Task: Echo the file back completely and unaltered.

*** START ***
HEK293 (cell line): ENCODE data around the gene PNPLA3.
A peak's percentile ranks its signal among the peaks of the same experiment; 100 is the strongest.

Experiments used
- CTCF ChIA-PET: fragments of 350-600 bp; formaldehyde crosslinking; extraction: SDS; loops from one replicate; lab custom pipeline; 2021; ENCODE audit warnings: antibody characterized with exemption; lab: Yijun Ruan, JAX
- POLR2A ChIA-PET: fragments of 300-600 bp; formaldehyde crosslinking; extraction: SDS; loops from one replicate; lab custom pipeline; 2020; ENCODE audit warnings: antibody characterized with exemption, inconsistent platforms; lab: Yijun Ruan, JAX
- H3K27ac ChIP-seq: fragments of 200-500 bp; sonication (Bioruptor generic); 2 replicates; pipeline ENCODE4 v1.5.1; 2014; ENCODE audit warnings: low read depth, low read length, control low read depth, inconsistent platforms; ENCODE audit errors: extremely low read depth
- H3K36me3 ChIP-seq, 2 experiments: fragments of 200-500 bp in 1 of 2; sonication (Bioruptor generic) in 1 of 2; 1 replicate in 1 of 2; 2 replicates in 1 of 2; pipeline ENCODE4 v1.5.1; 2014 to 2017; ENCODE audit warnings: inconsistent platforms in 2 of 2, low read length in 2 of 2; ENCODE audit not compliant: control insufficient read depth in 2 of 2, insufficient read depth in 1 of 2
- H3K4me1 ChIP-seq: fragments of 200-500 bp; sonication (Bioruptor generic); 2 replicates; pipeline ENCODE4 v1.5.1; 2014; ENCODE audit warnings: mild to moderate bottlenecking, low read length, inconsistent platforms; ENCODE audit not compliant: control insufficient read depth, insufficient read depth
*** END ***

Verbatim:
HEK293 (cell line): ENCODE data around the gene PNPLA3.
A peak's percentile ranks its signal among the peaks of the same experiment; 100 is the strongest.

Experiments used
- CTCF ChIA-PET: fragments of 350-600 bp; formaldehyde crosslinking; extraction: SDS; loops from one replicate; lab custom pipeline; 2021; ENCODE audit warnings: antibody characterized with exemption; lab: Yijun Ruan, JAX
- POLR2A ChIA-PET: fragments of 300-600 bp; formaldehyde crosslinking; extraction: SDS; loops from one replicate; lab custom pipeline; 2020; ENCODE audit warnings: antibody characterized with exemption, inconsistent platforms; lab: Yijun Ruan, JAX
- H3K27ac ChIP-seq: fragments of 200-500 bp; sonication (Bioruptor generic); 2 replicates; pipeline ENCODE4 v1.5.1; 2014; ENCODE audit warnings: low read depth, low read length, control low read depth, inconsistent platforms; ENCODE audit errors: extremely low read depth
- H3K36me3 ChIP-seq, 2 experiments: fragments of 200-500 bp in 1 of 2; sonication (Bioruptor generic) in 1 of 2; 1 replicate in 1 of 2; 2 replicates in 1 of 2; pipeline ENCODE4 v1.5.1; 2014 to 2017; ENCODE audit warnings: inconsistent platforms in 2 of 2, low read length in 2 of 2; ENCODE audit not compliant: control insufficient read depth in 2 of 2, insufficient read depth in 1 of 2
- H3K4me1 ChIP-seq: fragments of 200-500 bp; sonication (Bioruptor generic); 2 replicates; pipeline ENCODE4 v1.5.1; 2014; ENCODE audit warnings: mild to moderate bottlenecking, low read length, inconsistent platforms; ENCODE audit not compliant: control insufficient read depth, insufficient read depth